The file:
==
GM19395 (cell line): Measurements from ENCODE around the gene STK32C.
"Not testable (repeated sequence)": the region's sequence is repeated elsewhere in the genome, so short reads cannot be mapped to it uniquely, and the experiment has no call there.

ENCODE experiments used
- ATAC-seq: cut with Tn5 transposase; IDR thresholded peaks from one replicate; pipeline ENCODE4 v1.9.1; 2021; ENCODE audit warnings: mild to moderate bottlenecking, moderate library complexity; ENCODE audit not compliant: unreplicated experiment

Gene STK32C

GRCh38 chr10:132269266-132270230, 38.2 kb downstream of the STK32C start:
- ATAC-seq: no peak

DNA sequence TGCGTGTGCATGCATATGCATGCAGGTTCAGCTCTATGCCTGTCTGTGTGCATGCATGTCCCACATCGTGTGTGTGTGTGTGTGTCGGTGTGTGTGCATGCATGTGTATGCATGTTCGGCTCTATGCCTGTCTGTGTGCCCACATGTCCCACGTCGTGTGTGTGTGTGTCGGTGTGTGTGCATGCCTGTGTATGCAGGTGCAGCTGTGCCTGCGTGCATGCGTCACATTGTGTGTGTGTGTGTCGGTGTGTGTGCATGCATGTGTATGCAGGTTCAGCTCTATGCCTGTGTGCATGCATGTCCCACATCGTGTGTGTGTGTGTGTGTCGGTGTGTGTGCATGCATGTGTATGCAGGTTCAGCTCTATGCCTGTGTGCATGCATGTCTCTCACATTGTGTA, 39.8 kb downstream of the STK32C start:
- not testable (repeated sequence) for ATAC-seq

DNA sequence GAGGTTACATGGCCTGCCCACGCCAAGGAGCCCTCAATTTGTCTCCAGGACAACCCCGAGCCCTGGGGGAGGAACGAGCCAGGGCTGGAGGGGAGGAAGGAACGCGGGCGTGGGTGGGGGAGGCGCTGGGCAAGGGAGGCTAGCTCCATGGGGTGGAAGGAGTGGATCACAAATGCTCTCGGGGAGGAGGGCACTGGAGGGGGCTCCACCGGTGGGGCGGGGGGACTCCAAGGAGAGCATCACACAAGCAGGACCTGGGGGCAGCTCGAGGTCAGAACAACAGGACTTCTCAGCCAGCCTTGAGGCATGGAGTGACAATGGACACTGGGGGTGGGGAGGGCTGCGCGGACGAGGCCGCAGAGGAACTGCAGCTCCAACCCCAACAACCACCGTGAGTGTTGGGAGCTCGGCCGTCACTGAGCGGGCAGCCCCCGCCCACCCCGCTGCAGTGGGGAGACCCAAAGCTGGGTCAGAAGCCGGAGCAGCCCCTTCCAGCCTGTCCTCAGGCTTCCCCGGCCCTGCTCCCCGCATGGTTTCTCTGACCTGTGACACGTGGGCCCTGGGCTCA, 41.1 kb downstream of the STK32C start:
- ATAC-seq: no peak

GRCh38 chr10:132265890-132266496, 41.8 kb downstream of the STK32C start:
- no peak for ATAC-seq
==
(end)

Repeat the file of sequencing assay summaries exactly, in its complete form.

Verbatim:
GM19395 (cell line): Measurements from ENCODE around the gene STK32C.
"Not testable (repeated sequence)": the region's sequence is repeated elsewhere in the genome, so short reads cannot be mapped to it uniquely, and the experiment has no call there.

ENCODE experiments used
- ATAC-seq: cut with Tn5 transposase; IDR thresholded peaks from one replicate; pipeline ENCODE4 v1.9.1; 2021; ENCODE audit warnings: mild to moderate bottlenecking, moderate library complexity; ENCODE audit not compliant: unreplicated experiment

Gene STK32C

GRCh38 chr10:132269266-132270230, 38.2 kb downstream of the STK32C start:
- ATAC-seq: no peak

DNA sequence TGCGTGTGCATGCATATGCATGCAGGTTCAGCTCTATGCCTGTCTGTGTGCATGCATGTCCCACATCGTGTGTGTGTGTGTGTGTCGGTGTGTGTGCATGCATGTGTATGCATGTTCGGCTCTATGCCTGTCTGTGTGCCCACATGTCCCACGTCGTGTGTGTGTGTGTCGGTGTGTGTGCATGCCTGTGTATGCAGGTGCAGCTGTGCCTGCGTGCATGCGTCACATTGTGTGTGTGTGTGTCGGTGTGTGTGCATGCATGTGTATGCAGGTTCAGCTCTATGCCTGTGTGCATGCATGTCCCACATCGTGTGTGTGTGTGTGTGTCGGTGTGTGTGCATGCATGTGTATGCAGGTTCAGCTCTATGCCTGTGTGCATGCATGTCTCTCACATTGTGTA, 39.8 kb downstream of the STK32C start:
- not testable (repeated sequence) for ATAC-seq

DNA sequence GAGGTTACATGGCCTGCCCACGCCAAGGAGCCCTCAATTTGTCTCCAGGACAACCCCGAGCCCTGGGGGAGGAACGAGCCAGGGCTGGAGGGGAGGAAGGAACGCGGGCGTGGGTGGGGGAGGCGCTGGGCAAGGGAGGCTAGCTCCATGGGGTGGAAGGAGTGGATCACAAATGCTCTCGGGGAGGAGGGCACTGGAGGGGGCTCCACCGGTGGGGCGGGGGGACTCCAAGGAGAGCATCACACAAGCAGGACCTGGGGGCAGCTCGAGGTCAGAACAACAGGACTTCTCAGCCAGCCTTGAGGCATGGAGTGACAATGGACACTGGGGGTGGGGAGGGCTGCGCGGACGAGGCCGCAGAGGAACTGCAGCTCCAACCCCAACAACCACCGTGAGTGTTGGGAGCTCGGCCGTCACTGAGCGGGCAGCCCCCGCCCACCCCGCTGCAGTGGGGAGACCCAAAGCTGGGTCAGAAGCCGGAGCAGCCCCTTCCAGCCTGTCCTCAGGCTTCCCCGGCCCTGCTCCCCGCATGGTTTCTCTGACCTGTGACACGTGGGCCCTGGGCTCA, 41.1 kb downstream of the STK32C start:
- ATAC-seq: no peak

GRCh38 chr10:132265890-132266496, 41.8 kb downstream of the STK32C start:
- no peak for ATAC-seq